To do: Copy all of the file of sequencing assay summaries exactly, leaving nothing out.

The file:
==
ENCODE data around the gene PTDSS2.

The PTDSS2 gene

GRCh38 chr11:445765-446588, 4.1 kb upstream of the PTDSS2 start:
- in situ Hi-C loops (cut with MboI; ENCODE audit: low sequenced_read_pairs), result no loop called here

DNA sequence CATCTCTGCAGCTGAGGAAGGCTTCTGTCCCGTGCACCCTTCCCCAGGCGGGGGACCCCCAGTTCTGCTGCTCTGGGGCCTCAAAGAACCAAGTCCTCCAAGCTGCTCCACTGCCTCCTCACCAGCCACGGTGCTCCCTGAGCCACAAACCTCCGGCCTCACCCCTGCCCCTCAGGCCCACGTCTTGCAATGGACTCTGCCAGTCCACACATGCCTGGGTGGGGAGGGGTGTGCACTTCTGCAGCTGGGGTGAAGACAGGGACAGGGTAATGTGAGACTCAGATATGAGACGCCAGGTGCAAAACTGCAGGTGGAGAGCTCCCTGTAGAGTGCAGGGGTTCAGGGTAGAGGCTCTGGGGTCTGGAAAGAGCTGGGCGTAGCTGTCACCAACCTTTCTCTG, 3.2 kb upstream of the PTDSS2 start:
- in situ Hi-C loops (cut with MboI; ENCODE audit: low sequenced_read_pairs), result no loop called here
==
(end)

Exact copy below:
ENCODE data around the gene PTDSS2.

The PTDSS2 gene

GRCh38 chr11:445765-446588, 4.1 kb upstream of the PTDSS2 start:
- in situ Hi-C loops (cut with MboI; ENCODE audit: low sequenced_read_pairs), result no loop called here

DNA sequence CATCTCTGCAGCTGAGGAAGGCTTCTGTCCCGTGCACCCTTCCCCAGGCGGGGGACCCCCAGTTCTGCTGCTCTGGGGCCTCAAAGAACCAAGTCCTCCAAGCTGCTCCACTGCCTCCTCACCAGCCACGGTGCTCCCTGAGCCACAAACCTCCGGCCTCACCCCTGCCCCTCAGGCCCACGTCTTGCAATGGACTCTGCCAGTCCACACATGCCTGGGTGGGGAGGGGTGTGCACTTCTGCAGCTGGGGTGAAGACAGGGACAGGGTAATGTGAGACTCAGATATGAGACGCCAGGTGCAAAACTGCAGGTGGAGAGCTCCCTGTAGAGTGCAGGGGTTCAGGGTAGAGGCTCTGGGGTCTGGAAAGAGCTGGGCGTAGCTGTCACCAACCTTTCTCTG, 3.2 kb upstream of the PTDSS2 start:
- in situ Hi-C loops (cut with MboI; ENCODE audit: low sequenced_read_pairs), result no loop called here